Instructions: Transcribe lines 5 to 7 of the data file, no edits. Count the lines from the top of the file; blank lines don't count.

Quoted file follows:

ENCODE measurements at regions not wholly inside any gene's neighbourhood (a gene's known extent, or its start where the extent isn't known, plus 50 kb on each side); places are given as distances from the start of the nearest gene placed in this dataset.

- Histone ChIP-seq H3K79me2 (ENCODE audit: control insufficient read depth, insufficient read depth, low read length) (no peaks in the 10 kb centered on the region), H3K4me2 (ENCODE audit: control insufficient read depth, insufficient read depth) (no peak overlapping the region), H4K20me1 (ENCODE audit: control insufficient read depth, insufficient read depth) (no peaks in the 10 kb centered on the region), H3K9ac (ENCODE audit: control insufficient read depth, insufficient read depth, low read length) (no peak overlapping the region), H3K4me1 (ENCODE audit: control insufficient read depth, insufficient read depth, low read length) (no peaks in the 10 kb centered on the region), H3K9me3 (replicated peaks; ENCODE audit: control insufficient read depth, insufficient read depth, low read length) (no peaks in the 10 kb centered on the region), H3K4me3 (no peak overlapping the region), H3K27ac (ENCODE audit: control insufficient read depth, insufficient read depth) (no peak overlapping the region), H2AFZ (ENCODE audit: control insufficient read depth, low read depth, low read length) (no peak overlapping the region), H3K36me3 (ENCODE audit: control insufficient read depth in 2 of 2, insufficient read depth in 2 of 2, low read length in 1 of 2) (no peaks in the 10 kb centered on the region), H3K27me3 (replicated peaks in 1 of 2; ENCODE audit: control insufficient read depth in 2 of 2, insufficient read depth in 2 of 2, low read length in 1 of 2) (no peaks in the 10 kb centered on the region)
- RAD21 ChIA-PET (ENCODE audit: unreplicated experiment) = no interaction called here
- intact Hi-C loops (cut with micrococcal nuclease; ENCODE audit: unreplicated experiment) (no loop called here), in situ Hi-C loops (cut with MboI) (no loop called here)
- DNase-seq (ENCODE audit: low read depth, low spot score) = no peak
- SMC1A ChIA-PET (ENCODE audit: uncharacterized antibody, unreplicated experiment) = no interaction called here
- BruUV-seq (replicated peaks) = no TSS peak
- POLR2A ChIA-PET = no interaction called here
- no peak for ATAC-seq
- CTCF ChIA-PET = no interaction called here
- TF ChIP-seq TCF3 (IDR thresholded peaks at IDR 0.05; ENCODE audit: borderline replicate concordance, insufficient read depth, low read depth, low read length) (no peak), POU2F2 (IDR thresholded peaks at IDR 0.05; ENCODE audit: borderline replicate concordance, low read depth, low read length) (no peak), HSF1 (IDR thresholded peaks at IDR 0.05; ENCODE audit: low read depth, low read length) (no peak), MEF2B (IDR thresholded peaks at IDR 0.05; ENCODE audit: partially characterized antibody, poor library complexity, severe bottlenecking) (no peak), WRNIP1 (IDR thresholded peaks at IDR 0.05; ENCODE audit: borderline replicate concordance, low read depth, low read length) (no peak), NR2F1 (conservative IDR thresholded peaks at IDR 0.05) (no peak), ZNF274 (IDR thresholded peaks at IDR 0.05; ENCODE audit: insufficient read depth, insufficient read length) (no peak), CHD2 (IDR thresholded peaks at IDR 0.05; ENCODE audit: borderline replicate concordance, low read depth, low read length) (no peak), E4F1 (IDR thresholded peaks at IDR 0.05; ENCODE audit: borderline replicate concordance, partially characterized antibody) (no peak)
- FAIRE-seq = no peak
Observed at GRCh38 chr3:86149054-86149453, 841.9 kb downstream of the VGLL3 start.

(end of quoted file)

- DNase-seq (ENCODE audit: low read depth, low spot score) = no peak
- SMC1A ChIA-PET (ENCODE audit: uncharacterized antibody, unreplicated experiment) = no interaction called here
- BruUV-seq (replicated peaks) = no TSS peak